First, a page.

Influence of professor camp : a multiple case study on the Wakonse conference on college teaching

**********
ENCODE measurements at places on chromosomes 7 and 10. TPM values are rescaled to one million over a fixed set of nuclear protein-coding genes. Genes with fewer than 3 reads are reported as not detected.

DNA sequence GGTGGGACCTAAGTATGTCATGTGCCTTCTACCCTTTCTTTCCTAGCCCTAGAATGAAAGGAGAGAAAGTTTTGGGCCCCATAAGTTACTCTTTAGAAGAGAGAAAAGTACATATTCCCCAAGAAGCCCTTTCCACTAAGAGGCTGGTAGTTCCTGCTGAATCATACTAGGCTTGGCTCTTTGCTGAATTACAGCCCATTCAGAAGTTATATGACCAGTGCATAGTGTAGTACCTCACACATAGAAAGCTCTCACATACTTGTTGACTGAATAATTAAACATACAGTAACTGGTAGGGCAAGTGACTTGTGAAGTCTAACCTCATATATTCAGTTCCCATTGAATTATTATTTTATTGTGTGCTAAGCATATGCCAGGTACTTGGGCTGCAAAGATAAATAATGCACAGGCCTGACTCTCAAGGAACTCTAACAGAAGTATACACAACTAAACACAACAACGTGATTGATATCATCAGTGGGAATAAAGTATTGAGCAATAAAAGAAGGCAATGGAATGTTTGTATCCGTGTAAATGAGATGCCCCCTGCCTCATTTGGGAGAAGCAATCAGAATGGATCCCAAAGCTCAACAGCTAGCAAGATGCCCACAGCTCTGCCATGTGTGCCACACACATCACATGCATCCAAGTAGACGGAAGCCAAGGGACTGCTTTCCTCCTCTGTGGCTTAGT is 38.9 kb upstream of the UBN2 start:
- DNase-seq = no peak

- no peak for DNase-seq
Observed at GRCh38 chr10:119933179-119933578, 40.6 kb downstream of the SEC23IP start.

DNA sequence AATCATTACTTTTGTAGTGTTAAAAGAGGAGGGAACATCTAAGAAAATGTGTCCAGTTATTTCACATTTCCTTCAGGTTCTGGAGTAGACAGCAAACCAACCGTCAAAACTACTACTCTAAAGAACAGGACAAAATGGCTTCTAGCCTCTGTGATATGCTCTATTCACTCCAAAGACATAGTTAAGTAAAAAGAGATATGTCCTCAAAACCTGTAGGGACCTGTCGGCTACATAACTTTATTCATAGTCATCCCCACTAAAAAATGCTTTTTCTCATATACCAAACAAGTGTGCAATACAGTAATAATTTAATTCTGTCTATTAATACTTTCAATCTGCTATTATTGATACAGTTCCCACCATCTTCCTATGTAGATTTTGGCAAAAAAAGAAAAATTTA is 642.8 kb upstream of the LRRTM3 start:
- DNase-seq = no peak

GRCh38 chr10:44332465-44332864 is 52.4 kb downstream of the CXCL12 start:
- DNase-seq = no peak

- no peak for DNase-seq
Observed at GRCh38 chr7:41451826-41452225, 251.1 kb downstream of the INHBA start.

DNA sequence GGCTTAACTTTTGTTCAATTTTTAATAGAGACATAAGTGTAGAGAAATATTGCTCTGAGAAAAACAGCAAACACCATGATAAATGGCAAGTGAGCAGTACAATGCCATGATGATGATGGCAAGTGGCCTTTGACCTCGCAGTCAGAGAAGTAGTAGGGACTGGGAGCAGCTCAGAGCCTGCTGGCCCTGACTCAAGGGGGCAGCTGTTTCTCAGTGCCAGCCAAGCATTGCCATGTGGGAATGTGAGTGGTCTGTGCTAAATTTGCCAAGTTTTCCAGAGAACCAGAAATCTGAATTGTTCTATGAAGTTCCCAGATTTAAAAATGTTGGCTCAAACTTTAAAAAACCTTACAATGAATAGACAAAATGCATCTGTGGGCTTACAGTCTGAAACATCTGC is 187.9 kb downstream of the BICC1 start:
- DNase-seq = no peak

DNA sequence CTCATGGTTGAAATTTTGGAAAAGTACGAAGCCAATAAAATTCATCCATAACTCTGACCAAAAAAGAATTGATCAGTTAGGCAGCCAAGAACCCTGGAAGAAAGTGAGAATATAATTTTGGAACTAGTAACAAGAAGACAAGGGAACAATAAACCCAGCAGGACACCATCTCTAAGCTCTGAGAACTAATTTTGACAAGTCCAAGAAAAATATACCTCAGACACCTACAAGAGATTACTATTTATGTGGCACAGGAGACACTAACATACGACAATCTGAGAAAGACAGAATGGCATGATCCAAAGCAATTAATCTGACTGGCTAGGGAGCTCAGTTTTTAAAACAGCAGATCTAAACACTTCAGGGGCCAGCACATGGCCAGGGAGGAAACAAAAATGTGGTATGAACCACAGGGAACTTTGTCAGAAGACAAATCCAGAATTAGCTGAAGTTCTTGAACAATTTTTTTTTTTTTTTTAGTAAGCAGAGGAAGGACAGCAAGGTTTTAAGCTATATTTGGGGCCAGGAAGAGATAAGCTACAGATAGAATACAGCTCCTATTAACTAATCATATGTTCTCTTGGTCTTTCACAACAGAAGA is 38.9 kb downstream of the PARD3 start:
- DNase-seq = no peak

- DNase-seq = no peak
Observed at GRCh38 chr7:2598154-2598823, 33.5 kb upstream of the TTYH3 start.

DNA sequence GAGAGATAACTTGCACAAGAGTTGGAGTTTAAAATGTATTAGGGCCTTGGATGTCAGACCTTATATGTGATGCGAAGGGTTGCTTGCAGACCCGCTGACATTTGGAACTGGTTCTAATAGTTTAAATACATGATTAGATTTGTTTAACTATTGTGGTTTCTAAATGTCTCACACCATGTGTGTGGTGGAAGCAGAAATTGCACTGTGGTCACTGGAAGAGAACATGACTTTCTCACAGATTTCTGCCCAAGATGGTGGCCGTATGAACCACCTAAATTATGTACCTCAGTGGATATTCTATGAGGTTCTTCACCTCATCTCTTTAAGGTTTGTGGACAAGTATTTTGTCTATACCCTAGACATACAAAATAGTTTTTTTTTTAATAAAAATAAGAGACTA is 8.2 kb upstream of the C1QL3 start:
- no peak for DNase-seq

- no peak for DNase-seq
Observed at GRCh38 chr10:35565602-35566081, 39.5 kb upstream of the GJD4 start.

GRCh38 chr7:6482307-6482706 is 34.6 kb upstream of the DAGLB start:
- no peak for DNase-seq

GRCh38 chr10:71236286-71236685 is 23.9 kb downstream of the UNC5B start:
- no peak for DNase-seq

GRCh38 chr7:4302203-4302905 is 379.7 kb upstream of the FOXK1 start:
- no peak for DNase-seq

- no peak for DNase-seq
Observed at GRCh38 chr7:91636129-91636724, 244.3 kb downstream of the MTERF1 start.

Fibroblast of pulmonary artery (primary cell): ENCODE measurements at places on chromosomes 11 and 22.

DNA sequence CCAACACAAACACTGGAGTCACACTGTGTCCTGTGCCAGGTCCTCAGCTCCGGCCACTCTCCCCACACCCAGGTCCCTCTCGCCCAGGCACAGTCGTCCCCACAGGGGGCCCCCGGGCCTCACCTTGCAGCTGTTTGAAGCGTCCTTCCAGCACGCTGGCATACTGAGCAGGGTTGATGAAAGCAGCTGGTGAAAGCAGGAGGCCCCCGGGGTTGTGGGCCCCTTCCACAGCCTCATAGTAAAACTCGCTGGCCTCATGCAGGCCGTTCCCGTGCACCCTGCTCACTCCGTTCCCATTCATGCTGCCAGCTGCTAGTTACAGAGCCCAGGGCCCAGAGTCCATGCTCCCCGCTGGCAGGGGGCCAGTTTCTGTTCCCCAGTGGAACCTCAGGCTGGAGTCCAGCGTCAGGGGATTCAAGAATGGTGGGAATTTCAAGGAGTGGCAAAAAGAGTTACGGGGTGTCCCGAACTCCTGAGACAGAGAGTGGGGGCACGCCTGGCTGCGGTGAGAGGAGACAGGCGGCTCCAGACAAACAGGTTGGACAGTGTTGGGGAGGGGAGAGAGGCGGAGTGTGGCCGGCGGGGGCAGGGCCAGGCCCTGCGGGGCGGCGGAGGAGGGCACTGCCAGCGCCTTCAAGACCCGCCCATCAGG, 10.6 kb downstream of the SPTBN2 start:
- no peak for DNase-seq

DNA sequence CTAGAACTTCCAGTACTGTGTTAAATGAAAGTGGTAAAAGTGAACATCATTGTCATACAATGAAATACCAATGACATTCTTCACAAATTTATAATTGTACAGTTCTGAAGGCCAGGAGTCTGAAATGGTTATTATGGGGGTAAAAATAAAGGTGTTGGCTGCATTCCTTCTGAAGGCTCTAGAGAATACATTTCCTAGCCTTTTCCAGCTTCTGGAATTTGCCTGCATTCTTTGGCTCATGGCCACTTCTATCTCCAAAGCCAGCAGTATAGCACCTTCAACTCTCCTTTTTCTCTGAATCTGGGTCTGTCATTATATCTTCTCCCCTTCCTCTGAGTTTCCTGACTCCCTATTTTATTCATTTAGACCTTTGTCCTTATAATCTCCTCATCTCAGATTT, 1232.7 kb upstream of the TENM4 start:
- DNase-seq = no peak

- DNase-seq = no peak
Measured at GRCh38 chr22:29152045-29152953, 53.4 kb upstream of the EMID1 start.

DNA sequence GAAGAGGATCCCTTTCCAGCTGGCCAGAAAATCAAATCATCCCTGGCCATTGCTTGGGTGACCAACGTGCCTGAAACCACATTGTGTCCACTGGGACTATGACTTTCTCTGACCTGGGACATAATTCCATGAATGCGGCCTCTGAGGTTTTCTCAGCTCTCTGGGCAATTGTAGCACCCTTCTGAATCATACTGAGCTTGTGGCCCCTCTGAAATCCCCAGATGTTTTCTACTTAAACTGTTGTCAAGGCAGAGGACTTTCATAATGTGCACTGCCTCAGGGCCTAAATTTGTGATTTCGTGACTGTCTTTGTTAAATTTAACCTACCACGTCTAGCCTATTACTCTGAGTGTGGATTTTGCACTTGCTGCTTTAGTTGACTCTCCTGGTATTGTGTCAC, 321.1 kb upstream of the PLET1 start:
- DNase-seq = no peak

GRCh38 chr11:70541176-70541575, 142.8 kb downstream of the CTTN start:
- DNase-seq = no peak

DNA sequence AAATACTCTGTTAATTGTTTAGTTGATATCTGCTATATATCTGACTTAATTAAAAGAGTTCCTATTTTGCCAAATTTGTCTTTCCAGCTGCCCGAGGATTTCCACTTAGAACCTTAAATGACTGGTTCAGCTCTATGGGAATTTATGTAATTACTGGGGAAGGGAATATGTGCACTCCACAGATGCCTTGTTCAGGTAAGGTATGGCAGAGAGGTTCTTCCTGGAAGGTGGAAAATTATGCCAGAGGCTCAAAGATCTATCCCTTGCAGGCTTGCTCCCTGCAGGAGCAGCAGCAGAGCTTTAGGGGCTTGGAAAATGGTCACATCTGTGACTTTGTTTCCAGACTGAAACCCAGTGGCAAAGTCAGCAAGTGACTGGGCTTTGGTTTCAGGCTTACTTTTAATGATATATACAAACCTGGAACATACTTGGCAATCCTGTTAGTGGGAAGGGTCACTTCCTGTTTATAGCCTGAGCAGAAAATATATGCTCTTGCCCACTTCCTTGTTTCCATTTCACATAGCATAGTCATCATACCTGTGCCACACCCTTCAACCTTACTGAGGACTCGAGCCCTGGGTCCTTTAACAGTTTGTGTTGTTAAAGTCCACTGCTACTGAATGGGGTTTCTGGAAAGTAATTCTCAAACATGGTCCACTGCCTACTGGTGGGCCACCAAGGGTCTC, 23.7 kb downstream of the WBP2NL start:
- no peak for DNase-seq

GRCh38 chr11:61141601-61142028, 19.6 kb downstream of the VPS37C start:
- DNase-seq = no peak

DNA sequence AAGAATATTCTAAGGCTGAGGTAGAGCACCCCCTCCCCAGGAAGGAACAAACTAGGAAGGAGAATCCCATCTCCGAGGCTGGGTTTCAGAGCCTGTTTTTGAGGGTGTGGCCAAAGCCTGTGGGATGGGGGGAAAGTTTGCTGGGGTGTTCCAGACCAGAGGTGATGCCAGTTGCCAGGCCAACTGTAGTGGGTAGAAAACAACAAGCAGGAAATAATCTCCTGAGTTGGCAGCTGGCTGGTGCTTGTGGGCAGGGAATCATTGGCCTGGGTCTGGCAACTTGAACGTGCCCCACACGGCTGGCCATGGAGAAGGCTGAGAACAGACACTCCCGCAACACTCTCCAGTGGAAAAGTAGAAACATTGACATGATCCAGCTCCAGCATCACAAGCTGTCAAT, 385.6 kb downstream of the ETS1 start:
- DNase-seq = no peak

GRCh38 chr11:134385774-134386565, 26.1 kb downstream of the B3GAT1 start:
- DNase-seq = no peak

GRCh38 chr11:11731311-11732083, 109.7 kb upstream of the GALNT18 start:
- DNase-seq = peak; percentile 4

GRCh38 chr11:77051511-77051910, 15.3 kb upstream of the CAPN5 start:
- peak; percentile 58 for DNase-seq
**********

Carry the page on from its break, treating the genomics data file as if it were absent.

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Higher education faculty often enter their academic roles with little to no knowledge of effective teaching practices. Furthermore, many faculty work in academic climates where the importance of quality teaching is overshadowed by the primacy of research. The Wakonse Conference on College Teaching was established in 1990 to help faculty collaborate with one another to improve teaching. More than 2,500 faculty and future faculty have attended the conference, yet there has been no in depth exploration into the influence that the conference has for attendees. The purpose of this multiple case study was to explore the influence on teaching of the Wakonse Conference for faculty attendees from the University of Missouri during the academic year following their attendance at the conference. Furthermore, this study explored how communities of practice at the conference and in attendees' workplaces influenced their overall faculty development experiences. Archived document analysis included review of conference agendas and participant feedback from previous conferences. Participant observation was also conducted at the 2014 conference. In addition, a series of four interviews was conducted with 10 faculty members over a 1-year period to determine changes that could be attributed to attending the Wakonse Conference. Participants reported changes in thinking and action in both their personal and professional lives as a result of attending the conference. Although most participants reported a sense of community at the conference, a few reported instances of exclusion. Furthermore, limited support was found for the concept of an academic workplace community.
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